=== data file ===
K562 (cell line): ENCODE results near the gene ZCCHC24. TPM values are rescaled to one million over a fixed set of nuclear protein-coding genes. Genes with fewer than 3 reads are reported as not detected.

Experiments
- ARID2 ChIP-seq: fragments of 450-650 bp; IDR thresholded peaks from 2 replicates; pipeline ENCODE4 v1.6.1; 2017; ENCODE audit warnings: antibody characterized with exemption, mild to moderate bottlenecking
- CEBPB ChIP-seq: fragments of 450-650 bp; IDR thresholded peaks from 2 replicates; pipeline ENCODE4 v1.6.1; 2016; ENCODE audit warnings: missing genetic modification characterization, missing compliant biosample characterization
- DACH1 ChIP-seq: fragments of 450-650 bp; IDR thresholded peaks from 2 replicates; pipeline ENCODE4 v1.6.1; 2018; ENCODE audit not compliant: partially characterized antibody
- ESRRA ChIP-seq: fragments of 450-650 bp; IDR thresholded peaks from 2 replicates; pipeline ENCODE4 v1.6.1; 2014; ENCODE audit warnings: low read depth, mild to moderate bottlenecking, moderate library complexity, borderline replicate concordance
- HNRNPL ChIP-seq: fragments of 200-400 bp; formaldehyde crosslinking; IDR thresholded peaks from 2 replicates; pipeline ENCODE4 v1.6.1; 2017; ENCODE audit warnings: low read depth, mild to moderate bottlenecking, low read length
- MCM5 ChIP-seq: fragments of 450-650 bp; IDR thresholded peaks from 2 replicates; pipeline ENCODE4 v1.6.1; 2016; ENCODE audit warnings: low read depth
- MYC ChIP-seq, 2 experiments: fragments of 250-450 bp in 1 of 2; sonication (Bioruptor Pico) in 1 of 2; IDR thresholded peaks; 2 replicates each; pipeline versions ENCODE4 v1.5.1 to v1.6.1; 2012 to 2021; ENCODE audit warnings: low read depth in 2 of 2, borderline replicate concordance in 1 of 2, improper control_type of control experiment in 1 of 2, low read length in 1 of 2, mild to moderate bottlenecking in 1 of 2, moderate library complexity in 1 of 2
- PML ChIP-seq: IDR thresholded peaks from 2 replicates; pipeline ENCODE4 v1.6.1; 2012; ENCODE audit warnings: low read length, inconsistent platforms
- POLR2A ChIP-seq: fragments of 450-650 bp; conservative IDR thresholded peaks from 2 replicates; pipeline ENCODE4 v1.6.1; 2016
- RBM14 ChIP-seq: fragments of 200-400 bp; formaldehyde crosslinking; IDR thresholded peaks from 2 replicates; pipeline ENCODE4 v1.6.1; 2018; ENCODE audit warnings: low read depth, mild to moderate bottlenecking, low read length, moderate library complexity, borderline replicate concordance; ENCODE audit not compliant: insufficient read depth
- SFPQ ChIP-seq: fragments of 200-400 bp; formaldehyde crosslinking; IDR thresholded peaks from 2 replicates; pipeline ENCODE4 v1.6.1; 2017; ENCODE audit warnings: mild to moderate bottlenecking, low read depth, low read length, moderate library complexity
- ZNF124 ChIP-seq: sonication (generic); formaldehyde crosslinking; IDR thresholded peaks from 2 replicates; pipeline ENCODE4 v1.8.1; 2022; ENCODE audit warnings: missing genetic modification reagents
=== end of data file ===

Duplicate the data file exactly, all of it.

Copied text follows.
K562 (cell line): ENCODE results near the gene ZCCHC24. TPM values are rescaled to one million over a fixed set of nuclear protein-coding genes. Genes with fewer than 3 reads are reported as not detected.

Experiments
- ARID2 ChIP-seq: fragments of 450-650 bp; IDR thresholded peaks from 2 replicates; pipeline ENCODE4 v1.6.1; 2017; ENCODE audit warnings: antibody characterized with exemption, mild to moderate bottlenecking
- CEBPB ChIP-seq: fragments of 450-650 bp; IDR thresholded peaks from 2 replicates; pipeline ENCODE4 v1.6.1; 2016; ENCODE audit warnings: missing genetic modification characterization, missing compliant biosample characterization
- DACH1 ChIP-seq: fragments of 450-650 bp; IDR thresholded peaks from 2 replicates; pipeline ENCODE4 v1.6.1; 2018; ENCODE audit not compliant: partially characterized antibody
- ESRRA ChIP-seq: fragments of 450-650 bp; IDR thresholded peaks from 2 replicates; pipeline ENCODE4 v1.6.1; 2014; ENCODE audit warnings: low read depth, mild to moderate bottlenecking, moderate library complexity, borderline replicate concordance
- HNRNPL ChIP-seq: fragments of 200-400 bp; formaldehyde crosslinking; IDR thresholded peaks from 2 replicates; pipeline ENCODE4 v1.6.1; 2017; ENCODE audit warnings: low read depth, mild to moderate bottlenecking, low read length
- MCM5 ChIP-seq: fragments of 450-650 bp; IDR thresholded peaks from 2 replicates; pipeline ENCODE4 v1.6.1; 2016; ENCODE audit warnings: low read depth
- MYC ChIP-seq, 2 experiments: fragments of 250-450 bp in 1 of 2; sonication (Bioruptor Pico) in 1 of 2; IDR thresholded peaks; 2 replicates each; pipeline versions ENCODE4 v1.5.1 to v1.6.1; 2012 to 2021; ENCODE audit warnings: low read depth in 2 of 2, borderline replicate concordance in 1 of 2, improper control_type of control experiment in 1 of 2, low read length in 1 of 2, mild to moderate bottlenecking in 1 of 2, moderate library complexity in 1 of 2
- PML ChIP-seq: IDR thresholded peaks from 2 replicates; pipeline ENCODE4 v1.6.1; 2012; ENCODE audit warnings: low read length, inconsistent platforms
- POLR2A ChIP-seq: fragments of 450-650 bp; conservative IDR thresholded peaks from 2 replicates; pipeline ENCODE4 v1.6.1; 2016
- RBM14 ChIP-seq: fragments of 200-400 bp; formaldehyde crosslinking; IDR thresholded peaks from 2 replicates; pipeline ENCODE4 v1.6.1; 2018; ENCODE audit warnings: low read depth, mild to moderate bottlenecking, low read length, moderate library complexity, borderline replicate concordance; ENCODE audit not compliant: insufficient read depth
- SFPQ ChIP-seq: fragments of 200-400 bp; formaldehyde crosslinking; IDR thresholded peaks from 2 replicates; pipeline ENCODE4 v1.6.1; 2017; ENCODE audit warnings: mild to moderate bottlenecking, low read depth, low read length, moderate library complexity
- ZNF124 ChIP-seq: sonication (generic); formaldehyde crosslinking; IDR thresholded peaks from 2 replicates; pipeline ENCODE4 v1.8.1; 2022; ENCODE audit warnings: missing genetic modification reagents